FKA Twigs’ music has always been physical. On LP1, that physicality expressed itself as dominant, aggressive; on the M3LL155X EP, she toyed around with the idea of submission, what it feels like to be consumed. On her long-awaited sophomore album, MAGDALENE, that physicality is desperate, born out of a desire to serve and be wanted. Her former dominance has been tested and Twigs feels weak. It’s an important step in breaking down the perception of herself as an avatar for pure power, someone who is so intensely in control of her art, her body, her life.
“I sometimes find that a certain type of enforced empowerment is very oppressive,” she said in a recent interview with Pitchfork. “I mean, I am powerful and independent — and incredibly vulnerable and sensitive. As a woman of color, this idea that I need to be a Nubian queen all the time is very stressful. I do find it problematic to always feel like your icons are always strong and always OK. If that is somebody’s idea of slaying in this time, it’s wildly off the mark.”
MAGDALENE pulls back the curtain on Tahliah Barnett the person, or at least as much of her as she wants us to see, and that curtain is florid and opulent, frequently unsparingly beautiful. It’s hard to overstate just how pretty of an album MAGDALENE is. There are popping string arrangements, samples of church choirs, great big heaving breaths. Alongside a handful of outside producers, among them Nicolas Jaar and Arca, Twigs constructed sound designs worthy of Renaissance architecture.
In an interview with Rolling Stone a few years ago, Twigs compared the way she makes a song to the method Michelangelo used to create a sculpture: “I put in everything I can think of — everything, everything — until it’s just a massive wall, sometimes with no BPM, no structure, nothing. Then the next day I’ll go in and just chip away at it and keep on chipping.” MAGDALENE makes all the music she’s made before sound claustrophobic — impressive considering her songs were always praised for doing so much with so little.
The problems that Twigs sorts through are MAGDALENE are not necessarily our problems. In 2018, she opened up about her health problems, the six fibroid tumors that she had removed from her body, which on the album she likens to “apples, cherries, pain.” What she’s been less open about, though, is the last few years that she’s spent as tabloid fodder, a weird side hustle for an artist that has always presented herself as deeply interior. Her high-profile relationships with Robert Pattinson and Shia LaBeouf have evidently had an effect on her, and not for the better. On album opener “thousand eyes,” she feels the public pressure to succeed in these attachments. “If you don’t pull me back, it wakes a thousand eyes,” she sings. On “cellophane,” she pleads: “They want to see us alone/ They want to see us apart.” The paparazzi are outside her door, cameras waiting to catch a glimpse of unhappiness, dissatisfaction, waiting for her to fail, as if the failure of a relationship is a damnation of her own self-worth.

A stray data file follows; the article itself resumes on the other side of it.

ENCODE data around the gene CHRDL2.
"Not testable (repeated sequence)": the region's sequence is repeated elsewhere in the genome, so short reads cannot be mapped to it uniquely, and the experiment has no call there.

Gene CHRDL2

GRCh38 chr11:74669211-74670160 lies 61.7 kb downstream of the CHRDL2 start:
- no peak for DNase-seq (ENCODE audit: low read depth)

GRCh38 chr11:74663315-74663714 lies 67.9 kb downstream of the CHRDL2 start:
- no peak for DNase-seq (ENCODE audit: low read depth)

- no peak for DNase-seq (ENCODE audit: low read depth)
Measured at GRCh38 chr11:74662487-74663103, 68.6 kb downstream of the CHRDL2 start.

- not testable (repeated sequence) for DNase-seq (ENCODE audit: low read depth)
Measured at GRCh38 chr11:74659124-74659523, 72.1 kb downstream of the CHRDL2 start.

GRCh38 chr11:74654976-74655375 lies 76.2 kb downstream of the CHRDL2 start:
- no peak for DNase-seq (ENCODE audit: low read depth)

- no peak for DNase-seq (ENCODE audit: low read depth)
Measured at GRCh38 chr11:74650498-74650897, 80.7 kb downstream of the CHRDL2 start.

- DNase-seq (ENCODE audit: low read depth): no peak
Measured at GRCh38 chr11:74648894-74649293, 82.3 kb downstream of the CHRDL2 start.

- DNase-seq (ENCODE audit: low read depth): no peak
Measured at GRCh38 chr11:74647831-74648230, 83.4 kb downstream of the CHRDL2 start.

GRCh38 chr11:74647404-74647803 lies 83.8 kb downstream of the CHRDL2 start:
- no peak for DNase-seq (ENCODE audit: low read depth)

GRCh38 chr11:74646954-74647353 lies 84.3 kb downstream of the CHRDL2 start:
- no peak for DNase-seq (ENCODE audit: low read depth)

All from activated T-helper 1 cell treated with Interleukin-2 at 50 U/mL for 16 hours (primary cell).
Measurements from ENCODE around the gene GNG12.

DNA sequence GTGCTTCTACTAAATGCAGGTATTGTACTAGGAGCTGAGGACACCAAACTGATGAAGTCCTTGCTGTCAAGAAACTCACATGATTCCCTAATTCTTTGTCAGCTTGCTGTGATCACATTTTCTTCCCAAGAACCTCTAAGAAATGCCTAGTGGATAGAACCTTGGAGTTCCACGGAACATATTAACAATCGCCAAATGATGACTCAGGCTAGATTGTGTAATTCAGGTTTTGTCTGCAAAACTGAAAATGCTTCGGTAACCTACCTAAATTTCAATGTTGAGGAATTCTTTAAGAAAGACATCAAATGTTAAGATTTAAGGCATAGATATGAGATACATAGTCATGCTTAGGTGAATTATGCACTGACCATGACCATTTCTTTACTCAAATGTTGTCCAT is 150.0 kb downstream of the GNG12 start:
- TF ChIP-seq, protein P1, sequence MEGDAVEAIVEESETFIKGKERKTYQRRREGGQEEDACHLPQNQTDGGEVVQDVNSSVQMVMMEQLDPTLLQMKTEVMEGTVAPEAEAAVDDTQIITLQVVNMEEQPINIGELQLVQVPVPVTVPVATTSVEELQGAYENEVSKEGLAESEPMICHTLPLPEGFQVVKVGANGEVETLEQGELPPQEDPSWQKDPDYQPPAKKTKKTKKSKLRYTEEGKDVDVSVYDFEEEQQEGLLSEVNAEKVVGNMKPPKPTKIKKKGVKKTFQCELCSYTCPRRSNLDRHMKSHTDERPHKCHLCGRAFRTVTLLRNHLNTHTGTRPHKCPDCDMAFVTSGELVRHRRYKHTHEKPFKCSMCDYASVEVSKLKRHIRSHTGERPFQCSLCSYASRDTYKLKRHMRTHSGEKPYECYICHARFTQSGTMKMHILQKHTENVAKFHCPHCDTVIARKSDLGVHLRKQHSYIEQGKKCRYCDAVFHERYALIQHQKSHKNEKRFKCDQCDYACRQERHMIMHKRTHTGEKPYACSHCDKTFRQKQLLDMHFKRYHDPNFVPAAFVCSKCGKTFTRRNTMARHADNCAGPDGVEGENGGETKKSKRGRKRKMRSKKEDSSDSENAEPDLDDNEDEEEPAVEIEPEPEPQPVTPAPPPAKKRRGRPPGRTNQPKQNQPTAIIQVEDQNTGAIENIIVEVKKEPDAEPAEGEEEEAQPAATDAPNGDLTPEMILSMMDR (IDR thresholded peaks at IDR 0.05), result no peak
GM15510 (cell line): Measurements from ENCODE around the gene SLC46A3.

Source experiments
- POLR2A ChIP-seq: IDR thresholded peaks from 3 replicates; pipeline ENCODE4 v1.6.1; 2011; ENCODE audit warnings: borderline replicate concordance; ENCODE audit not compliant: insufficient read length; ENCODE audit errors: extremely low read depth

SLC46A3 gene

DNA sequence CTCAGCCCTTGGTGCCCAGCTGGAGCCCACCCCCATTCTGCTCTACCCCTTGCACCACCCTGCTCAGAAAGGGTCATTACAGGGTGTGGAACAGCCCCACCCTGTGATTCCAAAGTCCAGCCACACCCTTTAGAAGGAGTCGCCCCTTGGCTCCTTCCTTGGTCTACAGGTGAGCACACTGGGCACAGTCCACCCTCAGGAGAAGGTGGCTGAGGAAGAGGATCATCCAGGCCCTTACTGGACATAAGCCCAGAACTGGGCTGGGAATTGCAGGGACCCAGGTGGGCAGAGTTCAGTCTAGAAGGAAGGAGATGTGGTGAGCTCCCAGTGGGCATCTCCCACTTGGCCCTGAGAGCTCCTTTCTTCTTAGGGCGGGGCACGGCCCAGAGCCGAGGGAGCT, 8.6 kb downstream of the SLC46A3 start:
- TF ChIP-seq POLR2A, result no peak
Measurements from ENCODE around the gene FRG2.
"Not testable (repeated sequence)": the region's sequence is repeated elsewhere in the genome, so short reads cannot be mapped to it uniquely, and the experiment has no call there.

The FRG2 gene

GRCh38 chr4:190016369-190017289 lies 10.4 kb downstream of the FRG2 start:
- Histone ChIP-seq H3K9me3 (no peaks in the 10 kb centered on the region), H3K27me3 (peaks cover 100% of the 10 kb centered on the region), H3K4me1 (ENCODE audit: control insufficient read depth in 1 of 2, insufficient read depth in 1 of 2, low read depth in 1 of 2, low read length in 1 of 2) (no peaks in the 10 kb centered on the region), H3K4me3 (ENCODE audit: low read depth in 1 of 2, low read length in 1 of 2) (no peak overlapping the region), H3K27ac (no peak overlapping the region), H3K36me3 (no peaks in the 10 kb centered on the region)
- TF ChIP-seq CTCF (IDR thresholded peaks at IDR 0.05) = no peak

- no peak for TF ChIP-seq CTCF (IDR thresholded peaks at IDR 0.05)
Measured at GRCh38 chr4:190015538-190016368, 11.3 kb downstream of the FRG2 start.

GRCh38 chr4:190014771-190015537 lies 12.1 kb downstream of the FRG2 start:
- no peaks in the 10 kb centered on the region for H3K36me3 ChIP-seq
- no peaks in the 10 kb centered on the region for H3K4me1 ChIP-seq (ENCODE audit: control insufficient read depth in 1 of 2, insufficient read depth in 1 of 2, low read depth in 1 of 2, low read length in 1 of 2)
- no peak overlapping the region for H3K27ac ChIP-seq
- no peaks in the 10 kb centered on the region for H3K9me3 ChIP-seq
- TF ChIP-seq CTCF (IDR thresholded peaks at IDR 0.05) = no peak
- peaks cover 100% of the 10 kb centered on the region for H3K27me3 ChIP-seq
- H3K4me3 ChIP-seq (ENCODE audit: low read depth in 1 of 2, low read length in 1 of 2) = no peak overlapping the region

She spends a lot of time on MAGDALENE examining what it means to be part of someone and then not. Not too many people can relate to dating two world-famous celebrities, but most people understand the feeling that you’ll never find love again. On “mirrored heart,” she looks at all those around her who have found their other halves. “And for lovers who found a mirrored heart/ They just remind me I’m without you,” she sings, her voice cracking as she asks and answers her own devastating questions: “Did you want me all?/ No, not for life/ Did you truly see me? No, not this time.” Sexuality has become something more interior for Twigs on MAGDALENE. Where before she used it as a weapon, now it is a respite to keep herself feeling safe. She treats femininity with a religious reverence — an orgasm is turned into hymnal coos on “daybed,” masturbation used as a method to block out the stressors of the outside world: “Active are my fingers/ Faux my cunnilingus/ Dirty are the dishes/ Many are my wishes.”